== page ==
Putting faces on the pension fight. A letter to Quinn.
April 25, 2012
H/T: Tim Furman
Governor Pat QuinnOffice of the Governor207 State HouseSpringfield, Illinois 62706Dear Governor Quinn:I watched your press conference last Friday where you announced sweeping pension changes for active Illinois teachers. These changes will hurt my family, and I object to them strenuously. My daughter and son-in-law, Beth and Mike Butler, are active teachers here in Sandwich, and they have two children: Brynn, who is three, and Anne, who is one. Your proposal to change the pension formula for active teachers will cause Beth and Mike to pay more into the Teachers Retirement System and receive less in benefits. This will not only impact their ability to earn a living but will hurt my grandchildren as well.I urge you to reconsider your proposal to change the pension system in Illinois, and I offer you a number of clear reasons why you should change your mind.First, Beth, Mike, and other active Illinois teachers have faithfully contributed 9.4% of their salaries to TRS. The State of Illinois has not met its contribution obligation. You are asking active teachers to bear the brunt of the state legislature’s incompetence by raising the contribution amount for active teachers to 12.4%. This is grossly unfair!Second, raising the retirement age to 67 is discriminatory toward female teachers who must take maternity leave to deliver and raise their children. Most of the women teachers in the state use up their sick days when they have a baby, and then they must take more time off without receiving credit for teaching. My wife, Pam was off from teaching for two years when she had our child in 1977. Raising the retirement age to 67 means that women teachers will have to teach well into their seventies, Governor. I don’t know about you, but I don’t want my great-grandchildren in a kindergarten class taught by a seventy-year-old teacher!Third, reducing the Cost of Living Adjustment for active teachers when they retire will force them to find other employment, and that is almost impossible after age 67. I know, I’m 64 years old, and I’ve been looking for a full-time job since I retired from teaching in 2007.Remember, Governor, teachers in Illinois do not receive Social Security benefits, and your proposal to change the retirement formula will reduce active teachers’ take-home pay. Active teachers like my daughter and son-in-law will not be able to contribute money to a 403(b) account to use as a back-up because they will have to cut their household budget just to make ends meet. Teachers in downstate communities like Sandwich do not make the same salaries as teachers in suburbs like Palatine and Downers Grove. Downstate teachers will be impacted much more negatively by your plan than will teachers in the wealthy suburbs.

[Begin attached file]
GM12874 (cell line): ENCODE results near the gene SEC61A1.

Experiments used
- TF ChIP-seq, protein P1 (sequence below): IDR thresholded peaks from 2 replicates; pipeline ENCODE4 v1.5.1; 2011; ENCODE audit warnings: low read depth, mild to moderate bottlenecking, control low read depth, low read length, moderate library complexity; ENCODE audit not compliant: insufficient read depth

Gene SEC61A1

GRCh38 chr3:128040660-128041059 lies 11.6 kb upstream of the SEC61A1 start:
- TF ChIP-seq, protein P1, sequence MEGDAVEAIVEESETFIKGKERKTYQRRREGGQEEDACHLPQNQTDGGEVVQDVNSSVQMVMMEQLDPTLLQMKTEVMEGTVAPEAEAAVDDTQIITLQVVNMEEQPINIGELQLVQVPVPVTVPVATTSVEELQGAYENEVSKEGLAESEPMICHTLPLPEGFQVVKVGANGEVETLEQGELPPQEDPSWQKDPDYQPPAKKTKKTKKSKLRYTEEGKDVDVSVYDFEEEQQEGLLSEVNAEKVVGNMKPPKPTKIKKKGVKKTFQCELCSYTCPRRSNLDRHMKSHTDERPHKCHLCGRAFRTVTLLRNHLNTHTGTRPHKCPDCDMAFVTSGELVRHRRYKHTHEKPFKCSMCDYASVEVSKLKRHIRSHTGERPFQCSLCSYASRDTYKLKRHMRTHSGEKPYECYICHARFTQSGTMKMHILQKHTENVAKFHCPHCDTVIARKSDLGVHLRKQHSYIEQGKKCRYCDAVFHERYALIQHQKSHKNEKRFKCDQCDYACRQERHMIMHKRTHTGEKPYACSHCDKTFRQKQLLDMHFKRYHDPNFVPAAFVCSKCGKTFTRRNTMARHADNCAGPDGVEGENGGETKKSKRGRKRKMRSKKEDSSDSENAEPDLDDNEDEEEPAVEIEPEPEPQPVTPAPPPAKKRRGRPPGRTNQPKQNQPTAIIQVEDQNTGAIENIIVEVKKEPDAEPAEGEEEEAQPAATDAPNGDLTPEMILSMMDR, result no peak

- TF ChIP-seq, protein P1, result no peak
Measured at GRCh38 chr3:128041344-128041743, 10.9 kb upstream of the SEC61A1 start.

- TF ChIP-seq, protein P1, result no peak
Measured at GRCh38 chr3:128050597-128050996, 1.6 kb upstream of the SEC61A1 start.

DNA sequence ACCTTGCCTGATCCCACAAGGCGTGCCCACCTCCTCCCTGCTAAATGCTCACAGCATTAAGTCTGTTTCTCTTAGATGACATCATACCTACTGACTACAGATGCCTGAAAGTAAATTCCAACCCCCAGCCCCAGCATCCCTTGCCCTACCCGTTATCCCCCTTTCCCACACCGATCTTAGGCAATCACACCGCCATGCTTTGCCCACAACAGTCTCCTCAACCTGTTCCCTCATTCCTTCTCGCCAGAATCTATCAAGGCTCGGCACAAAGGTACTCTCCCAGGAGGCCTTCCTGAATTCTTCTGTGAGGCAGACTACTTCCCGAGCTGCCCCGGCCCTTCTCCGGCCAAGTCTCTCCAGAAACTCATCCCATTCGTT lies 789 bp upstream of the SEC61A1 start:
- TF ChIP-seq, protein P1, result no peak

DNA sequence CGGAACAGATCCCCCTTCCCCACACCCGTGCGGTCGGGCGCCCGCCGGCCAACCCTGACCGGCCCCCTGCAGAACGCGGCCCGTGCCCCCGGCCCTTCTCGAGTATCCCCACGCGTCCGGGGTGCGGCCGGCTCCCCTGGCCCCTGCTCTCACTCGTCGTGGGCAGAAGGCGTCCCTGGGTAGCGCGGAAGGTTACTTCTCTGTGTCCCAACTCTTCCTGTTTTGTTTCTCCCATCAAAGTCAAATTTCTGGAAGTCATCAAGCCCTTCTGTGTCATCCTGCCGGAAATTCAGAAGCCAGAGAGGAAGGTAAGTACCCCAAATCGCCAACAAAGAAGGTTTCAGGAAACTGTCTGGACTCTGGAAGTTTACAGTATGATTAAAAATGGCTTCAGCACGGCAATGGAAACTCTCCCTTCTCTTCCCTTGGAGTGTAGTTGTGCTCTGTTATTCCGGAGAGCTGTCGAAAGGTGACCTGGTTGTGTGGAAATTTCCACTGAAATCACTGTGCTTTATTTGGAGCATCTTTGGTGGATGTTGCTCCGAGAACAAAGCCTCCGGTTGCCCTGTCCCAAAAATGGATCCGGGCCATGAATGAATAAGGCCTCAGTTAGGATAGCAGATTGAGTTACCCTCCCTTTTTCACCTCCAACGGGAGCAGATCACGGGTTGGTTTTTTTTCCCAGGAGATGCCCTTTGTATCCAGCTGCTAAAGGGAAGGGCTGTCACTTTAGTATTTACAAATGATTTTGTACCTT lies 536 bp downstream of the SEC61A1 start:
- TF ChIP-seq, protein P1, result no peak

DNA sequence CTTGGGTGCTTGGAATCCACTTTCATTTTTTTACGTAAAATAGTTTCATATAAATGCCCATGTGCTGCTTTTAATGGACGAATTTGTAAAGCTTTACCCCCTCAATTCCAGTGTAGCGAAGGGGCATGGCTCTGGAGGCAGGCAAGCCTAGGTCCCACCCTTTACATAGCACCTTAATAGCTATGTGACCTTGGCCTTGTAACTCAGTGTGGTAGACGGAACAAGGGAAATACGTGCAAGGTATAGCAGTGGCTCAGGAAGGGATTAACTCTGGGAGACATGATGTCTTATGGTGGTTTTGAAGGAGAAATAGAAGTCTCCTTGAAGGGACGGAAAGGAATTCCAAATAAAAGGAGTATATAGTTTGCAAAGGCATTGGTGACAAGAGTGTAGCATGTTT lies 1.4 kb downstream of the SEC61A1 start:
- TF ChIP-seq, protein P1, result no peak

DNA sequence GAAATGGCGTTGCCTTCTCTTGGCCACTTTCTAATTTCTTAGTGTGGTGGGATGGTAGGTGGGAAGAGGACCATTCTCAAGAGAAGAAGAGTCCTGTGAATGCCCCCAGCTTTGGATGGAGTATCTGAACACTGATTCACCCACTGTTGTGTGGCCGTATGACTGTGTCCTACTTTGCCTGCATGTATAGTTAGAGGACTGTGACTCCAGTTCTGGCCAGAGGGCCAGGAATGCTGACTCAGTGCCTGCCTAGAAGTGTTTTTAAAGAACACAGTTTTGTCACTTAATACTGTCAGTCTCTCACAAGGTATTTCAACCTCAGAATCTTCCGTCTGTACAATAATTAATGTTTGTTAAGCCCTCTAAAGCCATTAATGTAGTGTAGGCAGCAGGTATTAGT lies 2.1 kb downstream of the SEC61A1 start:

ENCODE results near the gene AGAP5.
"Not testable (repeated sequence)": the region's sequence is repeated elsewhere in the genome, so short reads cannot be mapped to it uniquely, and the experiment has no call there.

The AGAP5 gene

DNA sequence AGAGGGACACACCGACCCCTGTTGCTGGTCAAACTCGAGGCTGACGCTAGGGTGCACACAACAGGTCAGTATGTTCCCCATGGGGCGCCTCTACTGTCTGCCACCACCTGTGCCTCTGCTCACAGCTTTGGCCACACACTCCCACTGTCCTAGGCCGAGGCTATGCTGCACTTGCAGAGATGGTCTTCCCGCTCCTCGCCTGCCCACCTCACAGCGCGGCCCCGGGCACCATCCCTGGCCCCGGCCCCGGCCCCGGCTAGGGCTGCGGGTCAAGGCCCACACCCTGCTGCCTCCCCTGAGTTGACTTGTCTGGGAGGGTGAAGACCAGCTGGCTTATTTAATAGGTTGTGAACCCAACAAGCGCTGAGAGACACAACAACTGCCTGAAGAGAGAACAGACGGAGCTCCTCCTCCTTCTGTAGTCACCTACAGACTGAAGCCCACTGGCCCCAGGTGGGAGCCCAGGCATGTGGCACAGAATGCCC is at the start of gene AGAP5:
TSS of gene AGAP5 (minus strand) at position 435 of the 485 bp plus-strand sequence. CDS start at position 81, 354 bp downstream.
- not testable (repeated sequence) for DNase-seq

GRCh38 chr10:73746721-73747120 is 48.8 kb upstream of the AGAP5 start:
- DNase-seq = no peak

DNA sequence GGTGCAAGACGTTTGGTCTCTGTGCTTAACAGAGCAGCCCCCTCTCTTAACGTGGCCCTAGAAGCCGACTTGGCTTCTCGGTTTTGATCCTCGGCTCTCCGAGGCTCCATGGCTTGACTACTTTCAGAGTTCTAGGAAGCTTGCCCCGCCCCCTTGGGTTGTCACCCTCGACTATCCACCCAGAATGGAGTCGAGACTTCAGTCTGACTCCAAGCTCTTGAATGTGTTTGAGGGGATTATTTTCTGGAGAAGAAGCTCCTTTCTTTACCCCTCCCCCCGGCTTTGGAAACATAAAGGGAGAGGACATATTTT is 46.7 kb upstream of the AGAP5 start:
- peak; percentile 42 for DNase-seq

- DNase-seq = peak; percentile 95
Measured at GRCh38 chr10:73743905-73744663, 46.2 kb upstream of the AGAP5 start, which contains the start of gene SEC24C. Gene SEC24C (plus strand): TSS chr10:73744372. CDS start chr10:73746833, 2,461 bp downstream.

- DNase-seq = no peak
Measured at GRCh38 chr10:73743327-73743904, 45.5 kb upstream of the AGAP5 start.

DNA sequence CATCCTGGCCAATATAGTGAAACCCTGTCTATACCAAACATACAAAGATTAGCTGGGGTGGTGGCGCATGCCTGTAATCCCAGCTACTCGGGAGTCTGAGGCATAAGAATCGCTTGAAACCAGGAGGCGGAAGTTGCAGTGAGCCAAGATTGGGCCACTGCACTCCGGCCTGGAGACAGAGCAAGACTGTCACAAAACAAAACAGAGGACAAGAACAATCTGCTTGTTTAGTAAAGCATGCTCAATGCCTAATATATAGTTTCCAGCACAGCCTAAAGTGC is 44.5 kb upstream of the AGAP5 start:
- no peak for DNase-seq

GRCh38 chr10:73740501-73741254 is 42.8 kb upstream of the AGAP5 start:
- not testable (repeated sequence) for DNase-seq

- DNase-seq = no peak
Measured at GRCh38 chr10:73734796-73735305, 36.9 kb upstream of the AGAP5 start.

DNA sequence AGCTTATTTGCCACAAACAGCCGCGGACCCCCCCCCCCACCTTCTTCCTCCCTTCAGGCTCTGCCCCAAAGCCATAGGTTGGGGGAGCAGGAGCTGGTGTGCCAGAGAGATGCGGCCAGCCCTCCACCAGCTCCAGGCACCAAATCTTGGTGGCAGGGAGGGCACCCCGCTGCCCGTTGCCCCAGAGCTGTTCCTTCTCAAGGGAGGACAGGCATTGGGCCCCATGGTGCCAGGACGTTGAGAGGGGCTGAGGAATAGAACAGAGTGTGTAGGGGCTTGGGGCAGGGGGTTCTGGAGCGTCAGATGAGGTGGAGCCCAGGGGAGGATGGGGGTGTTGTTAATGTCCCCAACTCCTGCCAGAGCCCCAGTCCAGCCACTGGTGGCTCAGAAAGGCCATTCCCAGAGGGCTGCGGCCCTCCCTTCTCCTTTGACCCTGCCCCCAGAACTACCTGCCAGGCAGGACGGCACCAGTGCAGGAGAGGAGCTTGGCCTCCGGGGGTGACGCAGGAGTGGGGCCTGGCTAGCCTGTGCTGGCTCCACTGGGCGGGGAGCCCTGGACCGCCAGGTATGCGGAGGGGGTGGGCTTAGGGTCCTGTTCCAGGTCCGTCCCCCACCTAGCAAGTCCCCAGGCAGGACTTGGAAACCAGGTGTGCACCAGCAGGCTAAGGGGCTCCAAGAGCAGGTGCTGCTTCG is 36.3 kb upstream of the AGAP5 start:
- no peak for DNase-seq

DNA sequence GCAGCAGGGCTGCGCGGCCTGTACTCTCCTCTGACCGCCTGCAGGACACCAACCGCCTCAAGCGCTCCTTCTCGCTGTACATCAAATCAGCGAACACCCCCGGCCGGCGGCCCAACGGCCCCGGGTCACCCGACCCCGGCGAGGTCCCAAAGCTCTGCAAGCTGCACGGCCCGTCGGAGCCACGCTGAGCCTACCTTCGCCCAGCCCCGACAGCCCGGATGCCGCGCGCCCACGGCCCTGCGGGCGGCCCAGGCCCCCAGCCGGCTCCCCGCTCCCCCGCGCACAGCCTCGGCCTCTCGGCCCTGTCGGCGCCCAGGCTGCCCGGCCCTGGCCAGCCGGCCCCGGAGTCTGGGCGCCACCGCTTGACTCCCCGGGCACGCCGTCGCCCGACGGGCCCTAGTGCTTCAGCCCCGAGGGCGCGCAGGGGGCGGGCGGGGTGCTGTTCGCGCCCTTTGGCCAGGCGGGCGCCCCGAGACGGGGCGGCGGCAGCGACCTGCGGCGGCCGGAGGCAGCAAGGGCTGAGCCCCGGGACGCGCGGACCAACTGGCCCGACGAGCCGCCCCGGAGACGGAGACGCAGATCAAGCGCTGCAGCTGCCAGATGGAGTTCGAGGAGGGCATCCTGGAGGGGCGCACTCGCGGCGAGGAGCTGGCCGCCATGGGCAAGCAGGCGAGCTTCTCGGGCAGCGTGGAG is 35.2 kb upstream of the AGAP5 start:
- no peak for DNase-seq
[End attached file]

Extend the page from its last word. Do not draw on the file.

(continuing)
Fourth, your proposal is unconstitutional. The Pension Clause of the 1970 Illinois Constitution provides:Membership in any pension or retirement system of the State, any unit of local government or school district, or any agency or instrumentality thereof, shall be an enforceable contractual relationship, the benefits of which shall not be diminished or impaired. (1970 Illinois Constitution, Article XIII, Section 5).All active teachers entered into a contract with the State of Illinois on the day they began teaching in the public schools. You are proposing that teachers’ benefits be “diminished,” which according to the above article from the constitution, the state cannot do.What you are doing, Governor, is setting up a long court battle that will waste the taxpayers’ money. I’m no lawyer, but the provision above seems clear cut. Your changes to the pension formula are unconstitutional.Fifth, most political pundits contend one of the main reasons for your election victory in 2010 over Bill Brady was the support of Illinois teachers. Most of the experts thought that Brady would be victorious. But teachers flocked to the polls in droves to vote for you, Governor. I voted for you, my wife voted for you, and my daughter and son-in-law voted for you. And this is the thanks we get for our support? If these changes you propose pass, you will not receive my vote in 2014—that you can count on!Sixth, the Civic Committee of the Commercial Club of Chicago has poured thousands of dollars into its “Illinois Is Still Broke” campaign. The Civic Committee is made up of wealthy business people who pay much less of a percentage of their income in taxes than active teachers do. Plus, you and the legislature continue to give large corporations, such as Motorola, tax breaks. These taxes that Motorola and the members of the Civic Committee are NOT paying could certainly be used to help the state pension system.Seventh, according to my union, the Illinois Federation of Teachers, representatives of the two teachers’ unions were only invited to four of the meetings of your pension committee. This seems grossly unfair. According to the IFT, representatives of the Civic Committee of the Commercial Club of Chicago were invited to ALL of the pension meetings.Governor, I hope you will stop and consider other solutions to the pension problem. Making active Illinois teachers and school districts bear total burden of reform is unfair. Others must participate as well.Thank you for reading my letter.Sincerely,James G. Wyman